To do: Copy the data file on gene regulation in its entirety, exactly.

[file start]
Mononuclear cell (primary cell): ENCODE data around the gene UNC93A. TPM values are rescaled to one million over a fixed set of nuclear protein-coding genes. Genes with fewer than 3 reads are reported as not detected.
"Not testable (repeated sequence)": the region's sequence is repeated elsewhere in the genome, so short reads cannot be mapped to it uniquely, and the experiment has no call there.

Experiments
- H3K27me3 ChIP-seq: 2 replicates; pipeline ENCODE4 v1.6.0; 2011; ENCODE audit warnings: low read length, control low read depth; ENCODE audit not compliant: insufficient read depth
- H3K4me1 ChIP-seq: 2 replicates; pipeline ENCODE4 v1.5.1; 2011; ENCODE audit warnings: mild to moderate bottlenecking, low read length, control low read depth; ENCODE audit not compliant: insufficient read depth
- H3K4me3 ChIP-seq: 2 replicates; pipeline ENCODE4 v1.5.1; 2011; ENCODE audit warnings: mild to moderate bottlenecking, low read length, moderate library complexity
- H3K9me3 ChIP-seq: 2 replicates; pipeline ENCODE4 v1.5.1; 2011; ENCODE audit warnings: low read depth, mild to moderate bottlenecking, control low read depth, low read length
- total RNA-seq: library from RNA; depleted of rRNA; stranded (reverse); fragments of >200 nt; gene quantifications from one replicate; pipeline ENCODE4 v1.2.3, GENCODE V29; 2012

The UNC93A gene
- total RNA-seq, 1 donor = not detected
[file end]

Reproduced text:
Mononuclear cell (primary cell): ENCODE data around the gene UNC93A. TPM values are rescaled to one million over a fixed set of nuclear protein-coding genes. Genes with fewer than 3 reads are reported as not detected.
"Not testable (repeated sequence)": the region's sequence is repeated elsewhere in the genome, so short reads cannot be mapped to it uniquely, and the experiment has no call there.

Experiments
- H3K27me3 ChIP-seq: 2 replicates; pipeline ENCODE4 v1.6.0; 2011; ENCODE audit warnings: low read length, control low read depth; ENCODE audit not compliant: insufficient read depth
- H3K4me1 ChIP-seq: 2 replicates; pipeline ENCODE4 v1.5.1; 2011; ENCODE audit warnings: mild to moderate bottlenecking, low read length, control low read depth; ENCODE audit not compliant: insufficient read depth
- H3K4me3 ChIP-seq: 2 replicates; pipeline ENCODE4 v1.5.1; 2011; ENCODE audit warnings: mild to moderate bottlenecking, low read length, moderate library complexity
- H3K9me3 ChIP-seq: 2 replicates; pipeline ENCODE4 v1.5.1; 2011; ENCODE audit warnings: low read depth, mild to moderate bottlenecking, control low read depth, low read length
- total RNA-seq: library from RNA; depleted of rRNA; stranded (reverse); fragments of >200 nt; gene quantifications from one replicate; pipeline ENCODE4 v1.2.3, GENCODE V29; 2012

The UNC93A gene
- total RNA-seq, 1 donor = not detected